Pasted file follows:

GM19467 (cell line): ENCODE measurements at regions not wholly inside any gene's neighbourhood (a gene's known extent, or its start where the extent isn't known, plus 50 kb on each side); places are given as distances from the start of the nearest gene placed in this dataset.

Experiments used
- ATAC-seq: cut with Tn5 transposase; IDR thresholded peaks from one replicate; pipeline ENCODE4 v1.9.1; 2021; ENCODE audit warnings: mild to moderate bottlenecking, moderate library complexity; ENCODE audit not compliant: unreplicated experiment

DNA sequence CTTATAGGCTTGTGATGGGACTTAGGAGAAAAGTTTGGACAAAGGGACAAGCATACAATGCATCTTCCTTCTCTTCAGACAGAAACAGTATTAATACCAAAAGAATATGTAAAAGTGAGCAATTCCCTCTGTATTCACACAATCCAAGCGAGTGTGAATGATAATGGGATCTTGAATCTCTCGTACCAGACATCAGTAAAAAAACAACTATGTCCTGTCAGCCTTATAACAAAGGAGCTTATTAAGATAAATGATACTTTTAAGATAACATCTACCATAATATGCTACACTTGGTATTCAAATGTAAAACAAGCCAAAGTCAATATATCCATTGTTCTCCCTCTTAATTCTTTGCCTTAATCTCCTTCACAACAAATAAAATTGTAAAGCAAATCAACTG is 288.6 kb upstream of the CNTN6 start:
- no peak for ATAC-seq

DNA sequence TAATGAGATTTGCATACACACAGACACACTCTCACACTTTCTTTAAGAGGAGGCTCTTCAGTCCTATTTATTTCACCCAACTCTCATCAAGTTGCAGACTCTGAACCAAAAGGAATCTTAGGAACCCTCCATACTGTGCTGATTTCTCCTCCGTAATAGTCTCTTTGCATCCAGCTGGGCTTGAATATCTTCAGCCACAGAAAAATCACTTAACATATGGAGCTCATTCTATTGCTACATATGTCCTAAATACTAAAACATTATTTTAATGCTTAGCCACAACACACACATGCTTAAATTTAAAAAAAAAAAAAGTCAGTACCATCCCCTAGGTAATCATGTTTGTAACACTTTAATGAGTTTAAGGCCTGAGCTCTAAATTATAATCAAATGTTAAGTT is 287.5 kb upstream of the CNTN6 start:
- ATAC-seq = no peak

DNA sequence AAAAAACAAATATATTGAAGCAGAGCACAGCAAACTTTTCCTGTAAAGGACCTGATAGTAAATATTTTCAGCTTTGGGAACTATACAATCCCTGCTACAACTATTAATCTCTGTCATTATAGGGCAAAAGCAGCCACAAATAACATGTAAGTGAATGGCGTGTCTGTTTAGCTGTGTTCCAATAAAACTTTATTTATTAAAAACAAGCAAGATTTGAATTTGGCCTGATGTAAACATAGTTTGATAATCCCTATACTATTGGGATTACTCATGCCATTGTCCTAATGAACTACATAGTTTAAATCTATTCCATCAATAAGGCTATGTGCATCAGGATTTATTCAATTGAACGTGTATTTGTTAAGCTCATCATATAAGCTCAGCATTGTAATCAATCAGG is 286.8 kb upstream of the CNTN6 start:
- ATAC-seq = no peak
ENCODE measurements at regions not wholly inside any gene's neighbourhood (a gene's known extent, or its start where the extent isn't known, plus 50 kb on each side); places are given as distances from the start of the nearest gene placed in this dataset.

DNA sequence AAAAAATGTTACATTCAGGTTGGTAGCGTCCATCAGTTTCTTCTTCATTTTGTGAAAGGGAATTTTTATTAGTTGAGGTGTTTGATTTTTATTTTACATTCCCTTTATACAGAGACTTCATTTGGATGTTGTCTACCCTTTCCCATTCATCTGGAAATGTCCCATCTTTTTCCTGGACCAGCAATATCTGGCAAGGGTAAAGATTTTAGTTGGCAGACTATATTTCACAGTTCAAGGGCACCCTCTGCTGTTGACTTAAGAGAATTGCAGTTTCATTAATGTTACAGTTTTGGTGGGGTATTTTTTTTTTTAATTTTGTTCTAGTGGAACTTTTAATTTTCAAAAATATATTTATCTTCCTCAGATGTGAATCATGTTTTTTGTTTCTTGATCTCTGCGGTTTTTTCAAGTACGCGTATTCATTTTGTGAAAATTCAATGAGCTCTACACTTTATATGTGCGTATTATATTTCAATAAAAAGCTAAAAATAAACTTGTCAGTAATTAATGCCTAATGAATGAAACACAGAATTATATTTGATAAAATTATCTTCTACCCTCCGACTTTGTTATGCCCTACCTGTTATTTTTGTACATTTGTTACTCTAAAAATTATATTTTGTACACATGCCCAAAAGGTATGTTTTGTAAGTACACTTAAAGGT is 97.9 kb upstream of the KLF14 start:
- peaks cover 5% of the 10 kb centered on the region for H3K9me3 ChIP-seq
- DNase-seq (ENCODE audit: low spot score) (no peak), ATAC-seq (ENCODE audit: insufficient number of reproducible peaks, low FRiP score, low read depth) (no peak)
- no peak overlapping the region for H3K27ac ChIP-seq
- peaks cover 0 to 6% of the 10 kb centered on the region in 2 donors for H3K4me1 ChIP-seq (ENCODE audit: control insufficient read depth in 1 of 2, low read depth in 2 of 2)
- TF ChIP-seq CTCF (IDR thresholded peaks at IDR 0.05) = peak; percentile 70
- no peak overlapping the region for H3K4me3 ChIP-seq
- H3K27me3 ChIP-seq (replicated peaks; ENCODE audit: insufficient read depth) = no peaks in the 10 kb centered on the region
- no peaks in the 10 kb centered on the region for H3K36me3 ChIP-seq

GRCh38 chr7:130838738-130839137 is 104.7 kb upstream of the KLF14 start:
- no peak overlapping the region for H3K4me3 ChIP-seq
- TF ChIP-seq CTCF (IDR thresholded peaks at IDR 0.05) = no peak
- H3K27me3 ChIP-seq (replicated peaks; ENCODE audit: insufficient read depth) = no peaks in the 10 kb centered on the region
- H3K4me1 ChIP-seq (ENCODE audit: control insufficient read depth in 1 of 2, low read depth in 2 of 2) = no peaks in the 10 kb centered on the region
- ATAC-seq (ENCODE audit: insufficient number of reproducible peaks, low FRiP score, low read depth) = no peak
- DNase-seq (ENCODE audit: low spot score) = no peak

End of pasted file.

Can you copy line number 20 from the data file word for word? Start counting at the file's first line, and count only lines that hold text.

GRCh38 chr7:130838738-130839137 is 104.7 kb upstream of the KLF14 start: